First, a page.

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The Joy of the Four Cups

March 25, 2010 By:
Gary Landsman, Jewish Exponent Feature
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The Passover seder -- the retelling of the story of the Exodus from Egypt -- is a ritual practiced by Jews across the globe. We gather with friends and loved ones recounting the miracles through story, song, food and, of course, wine -- so much wine in fact that more than 50 percent of the year's kosher wine sales occurs prior to Passover, in large part due to the mandate to drink those four cups. For the most observant, these four cups are dry (not sweet) red wine, each cup measuring almost 3 or as many as 6 ounces, and must be fully consumed.

Should you drink grape juice or wine? Red or white? Sparkling or still? From Israel, California, France or Italy? Inexpensive or top of the line? Perhaps a glass of each? We know about the seder's four questions, but who thought simply figuring out which wine to drink for the four cups could present so many questions.

Let's strategically walk through the seder's drinking portion. The guests have finally arrived, everyone is seated around the table, and you are hungry. But if you are at a traditional seder, it might be a long time before you get a taste of those tantalizing dishes, with their aromas wafting from the kitchen. On an empty stomach, downing a glass of wine with 14 percent alcohol would be a mistake. A wine with around a 5 percent alcohol content is a better choice. Remember: The night is a marathon, not a sprint.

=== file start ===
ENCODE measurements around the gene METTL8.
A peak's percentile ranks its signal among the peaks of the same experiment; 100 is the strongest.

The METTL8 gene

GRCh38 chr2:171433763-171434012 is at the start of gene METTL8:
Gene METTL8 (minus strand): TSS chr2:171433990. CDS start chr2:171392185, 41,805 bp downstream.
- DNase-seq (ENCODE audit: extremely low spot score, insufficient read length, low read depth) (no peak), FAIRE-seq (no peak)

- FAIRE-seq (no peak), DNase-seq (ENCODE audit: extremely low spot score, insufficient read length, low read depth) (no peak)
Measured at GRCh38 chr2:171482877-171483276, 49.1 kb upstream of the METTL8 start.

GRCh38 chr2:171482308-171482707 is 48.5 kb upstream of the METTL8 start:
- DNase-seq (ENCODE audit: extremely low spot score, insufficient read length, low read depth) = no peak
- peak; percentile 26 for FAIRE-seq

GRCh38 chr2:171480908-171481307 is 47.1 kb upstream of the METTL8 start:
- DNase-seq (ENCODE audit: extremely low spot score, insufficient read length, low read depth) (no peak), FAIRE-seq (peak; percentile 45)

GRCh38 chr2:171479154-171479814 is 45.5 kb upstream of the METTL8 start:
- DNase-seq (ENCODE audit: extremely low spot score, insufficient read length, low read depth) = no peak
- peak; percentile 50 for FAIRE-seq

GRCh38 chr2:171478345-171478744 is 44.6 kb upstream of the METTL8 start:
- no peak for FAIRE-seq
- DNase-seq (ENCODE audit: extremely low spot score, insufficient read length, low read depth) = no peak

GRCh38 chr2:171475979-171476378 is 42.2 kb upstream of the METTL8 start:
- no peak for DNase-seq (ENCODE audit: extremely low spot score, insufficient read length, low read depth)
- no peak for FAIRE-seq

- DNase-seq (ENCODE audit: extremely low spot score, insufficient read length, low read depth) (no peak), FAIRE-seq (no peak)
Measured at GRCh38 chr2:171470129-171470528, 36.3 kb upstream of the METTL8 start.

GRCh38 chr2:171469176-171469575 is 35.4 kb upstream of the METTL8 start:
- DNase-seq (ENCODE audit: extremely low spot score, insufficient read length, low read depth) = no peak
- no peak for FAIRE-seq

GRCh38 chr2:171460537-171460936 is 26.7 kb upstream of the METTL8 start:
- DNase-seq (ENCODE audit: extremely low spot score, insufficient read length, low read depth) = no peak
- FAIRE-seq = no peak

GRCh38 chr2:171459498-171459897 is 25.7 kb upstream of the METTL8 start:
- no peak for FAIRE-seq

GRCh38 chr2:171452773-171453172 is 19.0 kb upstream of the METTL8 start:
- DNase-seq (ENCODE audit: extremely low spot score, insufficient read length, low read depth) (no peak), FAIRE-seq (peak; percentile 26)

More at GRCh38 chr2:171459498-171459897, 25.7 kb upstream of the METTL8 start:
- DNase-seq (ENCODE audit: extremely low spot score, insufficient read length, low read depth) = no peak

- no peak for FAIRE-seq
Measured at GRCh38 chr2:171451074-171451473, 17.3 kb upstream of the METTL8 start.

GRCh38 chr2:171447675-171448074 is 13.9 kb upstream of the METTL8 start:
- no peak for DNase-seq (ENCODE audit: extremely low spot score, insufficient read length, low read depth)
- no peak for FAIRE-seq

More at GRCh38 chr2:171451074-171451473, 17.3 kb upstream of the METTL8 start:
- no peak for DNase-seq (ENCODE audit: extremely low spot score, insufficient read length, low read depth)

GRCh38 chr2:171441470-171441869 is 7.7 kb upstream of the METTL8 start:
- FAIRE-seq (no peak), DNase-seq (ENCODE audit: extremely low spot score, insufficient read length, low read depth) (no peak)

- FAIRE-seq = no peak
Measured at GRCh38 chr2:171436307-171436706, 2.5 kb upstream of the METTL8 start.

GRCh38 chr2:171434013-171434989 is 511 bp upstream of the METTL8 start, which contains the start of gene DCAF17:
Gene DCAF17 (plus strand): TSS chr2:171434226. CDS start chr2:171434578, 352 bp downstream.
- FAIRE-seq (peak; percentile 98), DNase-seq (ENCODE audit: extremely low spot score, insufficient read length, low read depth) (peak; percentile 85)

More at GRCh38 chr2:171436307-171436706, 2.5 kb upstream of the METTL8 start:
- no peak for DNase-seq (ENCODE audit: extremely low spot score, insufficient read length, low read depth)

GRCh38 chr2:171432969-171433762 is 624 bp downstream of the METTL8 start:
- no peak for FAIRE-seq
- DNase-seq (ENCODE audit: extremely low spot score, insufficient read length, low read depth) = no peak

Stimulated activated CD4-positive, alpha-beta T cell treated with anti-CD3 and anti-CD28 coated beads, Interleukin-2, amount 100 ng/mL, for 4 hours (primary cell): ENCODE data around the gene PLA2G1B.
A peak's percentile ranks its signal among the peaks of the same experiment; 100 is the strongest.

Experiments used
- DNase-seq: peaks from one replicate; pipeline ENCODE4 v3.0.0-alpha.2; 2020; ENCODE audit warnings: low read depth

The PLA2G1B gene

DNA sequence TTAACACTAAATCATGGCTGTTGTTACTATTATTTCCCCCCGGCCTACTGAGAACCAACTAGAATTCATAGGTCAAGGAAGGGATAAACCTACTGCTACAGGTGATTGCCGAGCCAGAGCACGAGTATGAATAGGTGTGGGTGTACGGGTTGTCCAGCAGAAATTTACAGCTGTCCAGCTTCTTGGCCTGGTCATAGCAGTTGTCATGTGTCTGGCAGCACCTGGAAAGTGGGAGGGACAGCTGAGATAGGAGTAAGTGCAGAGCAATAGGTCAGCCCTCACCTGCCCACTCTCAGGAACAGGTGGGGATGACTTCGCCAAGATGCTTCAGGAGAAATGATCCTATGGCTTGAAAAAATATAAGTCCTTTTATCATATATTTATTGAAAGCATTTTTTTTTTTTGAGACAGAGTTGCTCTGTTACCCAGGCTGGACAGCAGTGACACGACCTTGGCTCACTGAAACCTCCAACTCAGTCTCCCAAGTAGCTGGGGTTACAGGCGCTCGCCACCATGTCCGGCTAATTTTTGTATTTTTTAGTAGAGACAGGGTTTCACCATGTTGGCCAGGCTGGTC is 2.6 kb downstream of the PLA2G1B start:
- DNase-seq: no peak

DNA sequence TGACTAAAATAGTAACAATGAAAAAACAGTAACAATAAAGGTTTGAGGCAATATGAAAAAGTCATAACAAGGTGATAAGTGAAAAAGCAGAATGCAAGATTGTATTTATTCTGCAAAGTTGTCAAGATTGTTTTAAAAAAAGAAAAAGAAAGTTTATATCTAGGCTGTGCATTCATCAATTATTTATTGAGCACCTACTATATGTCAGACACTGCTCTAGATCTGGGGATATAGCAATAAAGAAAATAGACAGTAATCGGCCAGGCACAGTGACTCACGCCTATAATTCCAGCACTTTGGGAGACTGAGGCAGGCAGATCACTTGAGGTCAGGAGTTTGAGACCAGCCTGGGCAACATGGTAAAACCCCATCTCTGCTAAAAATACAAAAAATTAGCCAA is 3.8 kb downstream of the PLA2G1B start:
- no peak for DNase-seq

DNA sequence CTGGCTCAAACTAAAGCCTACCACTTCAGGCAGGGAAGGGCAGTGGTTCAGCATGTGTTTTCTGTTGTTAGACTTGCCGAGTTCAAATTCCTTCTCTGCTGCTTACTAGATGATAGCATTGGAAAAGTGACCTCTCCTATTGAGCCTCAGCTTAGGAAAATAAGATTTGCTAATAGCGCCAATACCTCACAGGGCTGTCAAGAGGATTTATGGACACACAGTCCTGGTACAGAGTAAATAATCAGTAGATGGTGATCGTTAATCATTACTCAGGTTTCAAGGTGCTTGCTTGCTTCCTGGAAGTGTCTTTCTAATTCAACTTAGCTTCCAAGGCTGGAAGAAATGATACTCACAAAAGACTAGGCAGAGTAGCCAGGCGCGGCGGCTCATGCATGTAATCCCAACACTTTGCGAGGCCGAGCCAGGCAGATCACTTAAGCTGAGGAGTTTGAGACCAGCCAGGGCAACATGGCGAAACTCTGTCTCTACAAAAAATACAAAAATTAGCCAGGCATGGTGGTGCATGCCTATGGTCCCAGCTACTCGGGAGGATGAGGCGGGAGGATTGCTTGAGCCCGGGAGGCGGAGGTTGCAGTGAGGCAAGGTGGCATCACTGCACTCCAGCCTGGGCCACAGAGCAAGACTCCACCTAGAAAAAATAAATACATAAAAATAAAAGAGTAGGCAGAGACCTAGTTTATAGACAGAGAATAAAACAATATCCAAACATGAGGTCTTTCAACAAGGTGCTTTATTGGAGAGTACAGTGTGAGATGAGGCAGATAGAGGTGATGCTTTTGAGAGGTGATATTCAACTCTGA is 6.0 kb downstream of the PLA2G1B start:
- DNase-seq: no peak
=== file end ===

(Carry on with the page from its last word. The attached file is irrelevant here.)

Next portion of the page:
Your first glass freshly emptied, it's time to refill. You feel good, but you should hold off on the big Cabernet Sauvignon. Save that trophy wine for later. Here is a great opportunity to try a light-bodied varietal with balancing acidity that can complement the maror and charoset flavors that will soon grace your palate.

The next time you fill your cup might be for the third cup of wine or it might be for a wine to accompany the festive meal, which will (finally) be commencing. Now is the time to pop the cork on that special full-bodied red or white you have been looking forward to since your arrival. You may instead consider a red wine for pairing with your meat, such as a Merlot or a Shiraz.

Having finished the heavy meal and three previous cups of wine, you may have some trouble contemplating your last cup. Therefore, I have devised an overstuffed and inebriated-proof strategy with the last step repeating the first.

Low alcohol, light and tasty.

The Passover seder and its accompanying wines present many questions. And while I cannot presume to tell you why this night is different from all others, following the aforementioned guidelines will ensure that "what wine should I be drinking" is not a question that you will utter this holiday season.

Passover 2010/5770

Below are some new releases from Spain, Chile, New Zealand, Israel and California.

· Goose Bay Sauvignon Blanc 2008 (New Zealand) -- This crisp and gorgeously aromatic wine shows hints of grapefruit, tangerine and quince. Rich tropical flavors, spearheaded by tangy gooseberry, commingle with undertones of melon. The clay loam soil provides this wine with a crisp texture and a flourish of fresh spices on the long finish.

· Elvi Clásico 2008 (Spain) -- This mevushal (flash-pasteurized) Spanish gem is sourced out of the popular Ribera Del Jucar Appellation. This wine combines a unique fusion of Tempranillo, and Merlot grape varietals, shows a strong Mediterranean character. This medium-bodied wine with juicy acidity and bright raspberry fruit has silky tannins, delivering a fruity, easy drinking, crowd-pleasing wine. Subtle notes of dusty earth, dry herbs and leather add to its pleasantly surprising complexity.